Title: Pattern selection in the wake of fronts

Abstract: Motivated by the formation of complex patterns in the wake of growth processes in bacterial colonies, we'll study more generally patterns formed in the wake of moving fronts. We discuss a number of mathematical problems that arise when one tries to predict which wavenumbers and what type of pattern is created by the growth process. We therefore describe in some detail how to derive linear predictions and analyze nonlinear mechanisms that lead to failure of these predictions. This is joint work with Matt Holzer and Ryan Goh. - April 18 David
Fried (BU) ** SPECIAL THURSDAY SEMINAR; tea and talk are in MCS 137**

Title: Hyperbolic Billiards and Symbolic Dynamics

Abstract: A polygon T in the hyperbolic plane supports continuous billiard flow when each angle is of the form pi/n for some integrer n > 1. We will give symbolic dynamics for such flows. Our methods generalize those of Jonnie Naylor, who treated the case when all interior angles are pi/2. These pethods apply to the geodesic flow over many, perhaps all, compact quotients of the hyperbolic plane. - April 22 Geordie Richards (Institute for Mathematics and its
Applications, Minnesota)

Title: Invariance of the Gibbs measure for the periodic quartic gKdV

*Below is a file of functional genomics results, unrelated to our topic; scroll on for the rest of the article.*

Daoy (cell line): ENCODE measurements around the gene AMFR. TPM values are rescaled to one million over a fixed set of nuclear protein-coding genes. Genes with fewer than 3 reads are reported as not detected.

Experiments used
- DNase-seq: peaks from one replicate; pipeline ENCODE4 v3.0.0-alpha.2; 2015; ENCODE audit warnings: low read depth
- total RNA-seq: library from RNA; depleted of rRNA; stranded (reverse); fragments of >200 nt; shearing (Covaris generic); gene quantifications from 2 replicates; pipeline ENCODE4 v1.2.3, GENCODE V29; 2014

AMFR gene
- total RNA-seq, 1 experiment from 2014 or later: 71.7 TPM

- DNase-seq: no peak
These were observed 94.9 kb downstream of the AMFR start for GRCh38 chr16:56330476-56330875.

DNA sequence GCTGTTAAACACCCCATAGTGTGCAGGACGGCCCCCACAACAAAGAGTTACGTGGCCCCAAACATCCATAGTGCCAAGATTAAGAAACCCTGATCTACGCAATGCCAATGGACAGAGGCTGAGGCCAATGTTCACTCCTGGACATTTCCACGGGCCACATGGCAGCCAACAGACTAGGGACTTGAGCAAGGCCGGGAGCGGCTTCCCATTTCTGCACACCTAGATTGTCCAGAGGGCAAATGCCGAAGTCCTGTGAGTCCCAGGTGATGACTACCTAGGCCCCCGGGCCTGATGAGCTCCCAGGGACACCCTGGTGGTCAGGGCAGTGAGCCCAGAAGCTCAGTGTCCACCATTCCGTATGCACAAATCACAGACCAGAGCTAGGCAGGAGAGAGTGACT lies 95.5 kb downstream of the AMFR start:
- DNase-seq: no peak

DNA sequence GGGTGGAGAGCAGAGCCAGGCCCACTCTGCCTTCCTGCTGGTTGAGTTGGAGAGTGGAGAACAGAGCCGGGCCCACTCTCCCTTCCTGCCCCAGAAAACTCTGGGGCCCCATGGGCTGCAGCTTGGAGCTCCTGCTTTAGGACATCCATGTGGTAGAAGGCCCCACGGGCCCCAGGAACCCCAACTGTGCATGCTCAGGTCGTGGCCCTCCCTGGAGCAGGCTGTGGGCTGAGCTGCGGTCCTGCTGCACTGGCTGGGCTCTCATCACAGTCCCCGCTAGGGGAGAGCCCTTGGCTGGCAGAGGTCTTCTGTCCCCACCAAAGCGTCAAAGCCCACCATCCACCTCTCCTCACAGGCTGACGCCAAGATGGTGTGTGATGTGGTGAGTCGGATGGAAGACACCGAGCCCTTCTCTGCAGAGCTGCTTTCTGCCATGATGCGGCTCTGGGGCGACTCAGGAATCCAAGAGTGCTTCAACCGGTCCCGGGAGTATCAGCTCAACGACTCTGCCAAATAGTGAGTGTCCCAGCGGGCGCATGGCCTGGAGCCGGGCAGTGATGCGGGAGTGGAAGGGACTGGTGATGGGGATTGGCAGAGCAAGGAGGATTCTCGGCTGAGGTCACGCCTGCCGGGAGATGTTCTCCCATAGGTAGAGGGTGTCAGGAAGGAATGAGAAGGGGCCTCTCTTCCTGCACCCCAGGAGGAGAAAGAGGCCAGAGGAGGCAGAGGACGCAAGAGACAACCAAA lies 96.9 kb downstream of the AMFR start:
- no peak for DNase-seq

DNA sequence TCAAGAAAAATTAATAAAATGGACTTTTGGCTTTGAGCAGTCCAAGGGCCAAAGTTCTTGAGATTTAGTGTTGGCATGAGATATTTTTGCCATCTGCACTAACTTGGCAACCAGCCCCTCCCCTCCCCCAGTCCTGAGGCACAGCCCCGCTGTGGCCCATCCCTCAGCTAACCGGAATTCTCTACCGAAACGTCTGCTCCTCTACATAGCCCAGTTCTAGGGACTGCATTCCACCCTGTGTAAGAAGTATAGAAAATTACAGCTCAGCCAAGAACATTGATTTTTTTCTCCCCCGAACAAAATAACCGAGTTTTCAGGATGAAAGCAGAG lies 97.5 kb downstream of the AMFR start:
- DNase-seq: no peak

Abstract: The periodic generalized Korteweg-de Vries equation (gKdV) can be interpreted as an infinite-dimensional Hamiltonian system. Some properties of finite-dimensional Hamiltonian dynamics can be extended to infinite dimensions; for example, the invariance of the Gibbs measure under the flow. We present the invariance of the Gibbs measure for the gauge-transformed quartic gKdV. As a corollary, we obtain almost sure global well-posedness for the (ungauged) quartic gKdV at regularities where this PDE is deterministically ill-posed. - April 29 Freddy
Dumortier (Hasselt University)

Title: Relaxation oscillations in slow-fast systems

Abstract: The talk deals with two-dimensional slow-fast systems. These systems depend on a small parameter $\varepsilon$, and possibly also on other parameters, in a way that for $\varepsilon=0$ the equation has a continuum of singular points. Such systems can be studied by means of Geometric Singular Perturbation Theory. This theory essentially relies on center manifold reduction. The first to introduce it was Fenichel. Traditional Fenichel theory can however only be used near normally hyperbolic situations. Around 1995, it became clear how the blow technique could extend the power of the theory to include contact points. Center manifolds, normal forms and blow-up permit one to treat singular perturbation problems by means of traditional methods from dynamical systems theory. In the talk, we will briefly recall the essential ingredients from the theory. We will mainly present a number of recent results concerning relaxation oscillations for $\varepsilon>0$, $\varepsilon$ small: their number and the bifurcations they undergo. We will focus on the current state of the theory paying attention to remaining problems. The results come from a number of joint papers with Robert Roussarie and Peter De Maesschalck, including work in progress.